Shopping For Records #26: AFCGT & Nekrasov/Aderlating

Some specialty vinyl...

Siren Records, Doylestown, PA:

White vinyl 12" & 7"
Sup Pop
Released 1.26.10

So far, AFCGT's self-titled 12" is my favorite album of the year.

For Valentine's Day, my wife treated me to a day at the record store. Lately, as we've all been tightening our belts and doing all we can to deal with the dismal economy, record shopping hasn't been that common an occurrence. When you get a rare opportunity you want to make it count, so I was overwhelmed at the store and I was very focused on stretching my dollars as much as I could.

But, I saw AFCGT's album on the shelf. Granted, it would've been cool to get something new that I hadn't heard yet, but the only instance of certainty I experienced at the store was when I decided to pick this album up. So, it was meant to be.

You have to love creation when it combines "simplistic" with "dynamic." The music itself has an air of DIY-no wave nostalgia that the packaging enhances with its textured and crudely printed stock which is folded as opposed to glued. The accompanying 7" is packaged the same way, only in a smaller sleeve. Both slabs are white vinyl, stamped with the same one-color geometric shapes featured on the sleeves. It's a great set and, if you haven't heard it, a killer album.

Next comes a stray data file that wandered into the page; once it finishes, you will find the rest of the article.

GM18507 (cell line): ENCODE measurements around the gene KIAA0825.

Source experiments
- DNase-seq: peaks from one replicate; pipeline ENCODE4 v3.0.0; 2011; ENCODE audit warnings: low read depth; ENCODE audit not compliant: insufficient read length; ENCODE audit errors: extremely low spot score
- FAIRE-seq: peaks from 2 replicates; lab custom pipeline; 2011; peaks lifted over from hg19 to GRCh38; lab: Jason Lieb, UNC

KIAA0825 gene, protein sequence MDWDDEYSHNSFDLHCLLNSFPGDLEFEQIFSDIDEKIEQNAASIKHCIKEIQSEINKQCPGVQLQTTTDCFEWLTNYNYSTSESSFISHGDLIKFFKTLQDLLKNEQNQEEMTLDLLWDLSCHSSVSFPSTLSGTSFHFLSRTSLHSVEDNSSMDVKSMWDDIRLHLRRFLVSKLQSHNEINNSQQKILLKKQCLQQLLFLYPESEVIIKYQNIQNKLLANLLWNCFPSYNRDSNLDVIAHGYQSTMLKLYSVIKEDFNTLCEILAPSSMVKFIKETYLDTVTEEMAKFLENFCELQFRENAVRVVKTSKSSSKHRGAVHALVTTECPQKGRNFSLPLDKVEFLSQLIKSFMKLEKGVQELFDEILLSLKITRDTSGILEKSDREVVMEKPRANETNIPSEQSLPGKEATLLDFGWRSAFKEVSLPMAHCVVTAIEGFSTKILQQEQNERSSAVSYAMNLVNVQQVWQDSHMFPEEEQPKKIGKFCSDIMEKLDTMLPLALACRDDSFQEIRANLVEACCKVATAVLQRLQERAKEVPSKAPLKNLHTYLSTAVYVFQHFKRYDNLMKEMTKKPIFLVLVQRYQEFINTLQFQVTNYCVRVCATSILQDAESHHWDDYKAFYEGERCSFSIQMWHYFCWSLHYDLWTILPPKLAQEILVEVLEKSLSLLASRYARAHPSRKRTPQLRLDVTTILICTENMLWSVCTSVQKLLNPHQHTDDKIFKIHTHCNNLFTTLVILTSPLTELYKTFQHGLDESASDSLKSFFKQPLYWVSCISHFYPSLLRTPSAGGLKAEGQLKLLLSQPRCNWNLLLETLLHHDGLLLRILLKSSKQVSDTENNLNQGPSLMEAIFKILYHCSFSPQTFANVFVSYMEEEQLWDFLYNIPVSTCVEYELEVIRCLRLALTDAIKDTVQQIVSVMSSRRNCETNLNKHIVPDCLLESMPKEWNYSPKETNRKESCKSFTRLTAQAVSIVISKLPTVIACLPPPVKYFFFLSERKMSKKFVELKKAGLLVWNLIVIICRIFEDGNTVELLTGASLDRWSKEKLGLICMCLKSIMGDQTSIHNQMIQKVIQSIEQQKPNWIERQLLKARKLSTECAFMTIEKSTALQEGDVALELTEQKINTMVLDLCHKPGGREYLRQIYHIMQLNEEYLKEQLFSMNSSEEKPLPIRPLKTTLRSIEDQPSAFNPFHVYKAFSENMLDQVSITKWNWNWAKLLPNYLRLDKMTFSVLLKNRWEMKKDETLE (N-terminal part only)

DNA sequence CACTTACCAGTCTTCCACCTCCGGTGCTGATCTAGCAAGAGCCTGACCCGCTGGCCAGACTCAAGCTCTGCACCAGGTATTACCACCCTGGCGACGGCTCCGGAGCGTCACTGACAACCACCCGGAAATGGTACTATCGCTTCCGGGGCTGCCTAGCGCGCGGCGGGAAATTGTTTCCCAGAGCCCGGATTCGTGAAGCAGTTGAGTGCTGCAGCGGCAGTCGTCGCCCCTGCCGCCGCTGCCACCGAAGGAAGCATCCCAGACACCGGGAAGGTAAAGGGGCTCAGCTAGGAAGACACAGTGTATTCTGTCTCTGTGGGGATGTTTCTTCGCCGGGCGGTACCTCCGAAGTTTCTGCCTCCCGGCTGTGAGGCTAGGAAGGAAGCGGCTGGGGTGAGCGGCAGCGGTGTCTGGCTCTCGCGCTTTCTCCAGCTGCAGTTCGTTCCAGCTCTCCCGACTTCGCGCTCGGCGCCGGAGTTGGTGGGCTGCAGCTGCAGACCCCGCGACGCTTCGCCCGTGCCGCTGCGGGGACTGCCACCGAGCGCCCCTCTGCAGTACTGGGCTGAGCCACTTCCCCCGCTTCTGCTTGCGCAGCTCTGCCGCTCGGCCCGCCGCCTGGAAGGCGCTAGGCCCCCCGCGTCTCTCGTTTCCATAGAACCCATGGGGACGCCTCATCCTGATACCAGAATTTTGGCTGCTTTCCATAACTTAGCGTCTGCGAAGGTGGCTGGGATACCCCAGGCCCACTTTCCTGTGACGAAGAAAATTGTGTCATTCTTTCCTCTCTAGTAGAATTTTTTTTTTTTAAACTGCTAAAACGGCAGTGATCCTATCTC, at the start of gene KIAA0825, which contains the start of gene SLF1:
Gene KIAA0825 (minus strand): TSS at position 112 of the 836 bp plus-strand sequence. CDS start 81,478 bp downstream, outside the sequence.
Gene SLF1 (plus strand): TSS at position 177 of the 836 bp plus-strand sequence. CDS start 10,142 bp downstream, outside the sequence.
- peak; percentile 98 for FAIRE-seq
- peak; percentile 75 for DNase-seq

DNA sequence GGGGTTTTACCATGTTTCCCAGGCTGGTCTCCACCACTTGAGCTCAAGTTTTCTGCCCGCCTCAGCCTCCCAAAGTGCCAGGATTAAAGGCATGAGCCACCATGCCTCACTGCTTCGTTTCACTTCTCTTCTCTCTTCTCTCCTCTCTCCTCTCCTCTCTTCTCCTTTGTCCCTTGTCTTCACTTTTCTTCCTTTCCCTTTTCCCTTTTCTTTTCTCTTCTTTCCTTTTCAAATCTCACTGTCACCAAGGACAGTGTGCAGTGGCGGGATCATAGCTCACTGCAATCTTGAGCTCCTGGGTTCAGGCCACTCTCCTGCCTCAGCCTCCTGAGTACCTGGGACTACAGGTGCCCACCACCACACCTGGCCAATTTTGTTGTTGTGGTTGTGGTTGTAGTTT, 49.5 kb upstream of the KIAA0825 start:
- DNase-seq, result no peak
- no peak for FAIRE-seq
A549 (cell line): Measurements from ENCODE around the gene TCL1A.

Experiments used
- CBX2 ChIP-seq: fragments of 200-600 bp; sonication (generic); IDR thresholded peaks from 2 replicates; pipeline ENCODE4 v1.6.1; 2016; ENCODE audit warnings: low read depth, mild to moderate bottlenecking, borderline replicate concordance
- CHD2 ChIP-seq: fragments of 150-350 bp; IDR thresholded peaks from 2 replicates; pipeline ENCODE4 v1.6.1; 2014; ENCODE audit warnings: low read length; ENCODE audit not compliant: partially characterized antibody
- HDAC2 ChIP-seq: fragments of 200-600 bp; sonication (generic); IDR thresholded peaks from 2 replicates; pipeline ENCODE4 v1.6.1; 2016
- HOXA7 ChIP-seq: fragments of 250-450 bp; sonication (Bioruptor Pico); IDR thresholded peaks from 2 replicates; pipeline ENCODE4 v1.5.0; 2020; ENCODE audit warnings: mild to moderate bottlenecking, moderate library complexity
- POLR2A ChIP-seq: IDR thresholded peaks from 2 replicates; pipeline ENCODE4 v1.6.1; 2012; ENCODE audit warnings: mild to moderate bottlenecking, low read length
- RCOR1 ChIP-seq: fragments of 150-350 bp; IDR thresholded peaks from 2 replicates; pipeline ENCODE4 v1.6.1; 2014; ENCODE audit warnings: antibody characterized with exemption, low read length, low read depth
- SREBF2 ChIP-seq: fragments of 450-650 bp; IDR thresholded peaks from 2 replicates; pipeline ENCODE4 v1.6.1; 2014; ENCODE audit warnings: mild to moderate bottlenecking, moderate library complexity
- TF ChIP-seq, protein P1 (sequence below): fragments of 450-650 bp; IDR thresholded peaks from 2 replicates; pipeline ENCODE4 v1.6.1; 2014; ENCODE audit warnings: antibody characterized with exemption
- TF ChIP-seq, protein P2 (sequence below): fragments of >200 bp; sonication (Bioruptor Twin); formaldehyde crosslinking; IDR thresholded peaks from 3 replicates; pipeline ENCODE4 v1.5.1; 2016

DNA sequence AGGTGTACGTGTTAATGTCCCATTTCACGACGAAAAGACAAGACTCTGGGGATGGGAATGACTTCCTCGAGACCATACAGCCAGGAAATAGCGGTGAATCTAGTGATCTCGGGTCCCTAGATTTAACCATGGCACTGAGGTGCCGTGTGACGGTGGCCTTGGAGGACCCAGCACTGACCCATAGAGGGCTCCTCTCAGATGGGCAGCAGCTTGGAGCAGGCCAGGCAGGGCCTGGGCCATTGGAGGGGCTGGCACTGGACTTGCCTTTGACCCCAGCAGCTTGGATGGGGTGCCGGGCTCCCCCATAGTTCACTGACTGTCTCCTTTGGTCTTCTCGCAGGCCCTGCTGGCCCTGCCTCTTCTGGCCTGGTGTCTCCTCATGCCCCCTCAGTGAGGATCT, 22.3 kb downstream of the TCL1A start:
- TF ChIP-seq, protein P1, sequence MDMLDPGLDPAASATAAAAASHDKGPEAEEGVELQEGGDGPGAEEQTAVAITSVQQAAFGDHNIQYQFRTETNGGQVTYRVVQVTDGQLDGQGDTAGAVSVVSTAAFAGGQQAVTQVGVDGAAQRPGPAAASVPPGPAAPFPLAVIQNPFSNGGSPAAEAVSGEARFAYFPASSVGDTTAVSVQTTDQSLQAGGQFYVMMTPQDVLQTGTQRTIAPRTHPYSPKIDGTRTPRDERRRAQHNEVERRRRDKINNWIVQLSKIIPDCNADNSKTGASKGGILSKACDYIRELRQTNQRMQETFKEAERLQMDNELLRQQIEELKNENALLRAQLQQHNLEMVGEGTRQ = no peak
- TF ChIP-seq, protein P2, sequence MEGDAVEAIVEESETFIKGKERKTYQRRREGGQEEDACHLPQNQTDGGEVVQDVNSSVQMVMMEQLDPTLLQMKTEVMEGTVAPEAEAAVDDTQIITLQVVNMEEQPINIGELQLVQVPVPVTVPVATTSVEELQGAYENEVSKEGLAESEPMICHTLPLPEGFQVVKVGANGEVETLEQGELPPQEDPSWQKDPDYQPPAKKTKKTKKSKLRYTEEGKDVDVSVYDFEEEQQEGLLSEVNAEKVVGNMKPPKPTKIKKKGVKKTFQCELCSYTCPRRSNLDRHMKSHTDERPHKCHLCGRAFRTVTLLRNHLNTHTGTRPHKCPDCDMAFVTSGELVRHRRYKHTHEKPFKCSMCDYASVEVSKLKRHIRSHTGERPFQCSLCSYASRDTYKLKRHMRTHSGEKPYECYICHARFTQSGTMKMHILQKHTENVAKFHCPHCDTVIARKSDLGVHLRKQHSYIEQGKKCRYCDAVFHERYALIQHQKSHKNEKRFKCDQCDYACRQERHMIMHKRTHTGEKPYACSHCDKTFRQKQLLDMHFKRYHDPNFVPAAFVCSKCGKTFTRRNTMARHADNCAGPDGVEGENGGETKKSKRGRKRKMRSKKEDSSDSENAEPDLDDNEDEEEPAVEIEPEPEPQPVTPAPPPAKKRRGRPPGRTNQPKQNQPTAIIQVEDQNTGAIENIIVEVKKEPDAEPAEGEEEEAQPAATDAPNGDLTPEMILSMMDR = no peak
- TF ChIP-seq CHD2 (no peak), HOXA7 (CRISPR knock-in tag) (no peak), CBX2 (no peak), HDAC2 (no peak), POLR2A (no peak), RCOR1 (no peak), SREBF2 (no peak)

Chrome Leaf Records purchases:

Split LP
Black vinyl with silver and green splatter wax
Chrome Leaf
Released 2.2.10 (or, when Chrome Leaf made the album available to purchase)

So, I wasn't necessarily sold on Nekrasov and Aderlating's split LP in terms of enjoyment, but I was sold on its darkness and its limited run. Chrome Leaf only put out 300 of these, pricing them at an inexpensive $13 apiece. It's unusual for me to invest in what some may term "novelty," but there is something to be said for owning an album with little general appeal, as it becomes somewhat of a rockstar in the library.

"Do you want to hear something really scary?"

In the meantime, from a visual standpoint, the cover art, (by Aderlating, a.k.a. Mories), is as haunting as the album sounds. The vinyl, which is translucent black with silver and green wax, is versatile enough to photograph differently with or without a flash.

Back lit with a flash

Back lit sans flash

Letters From A Tapehead


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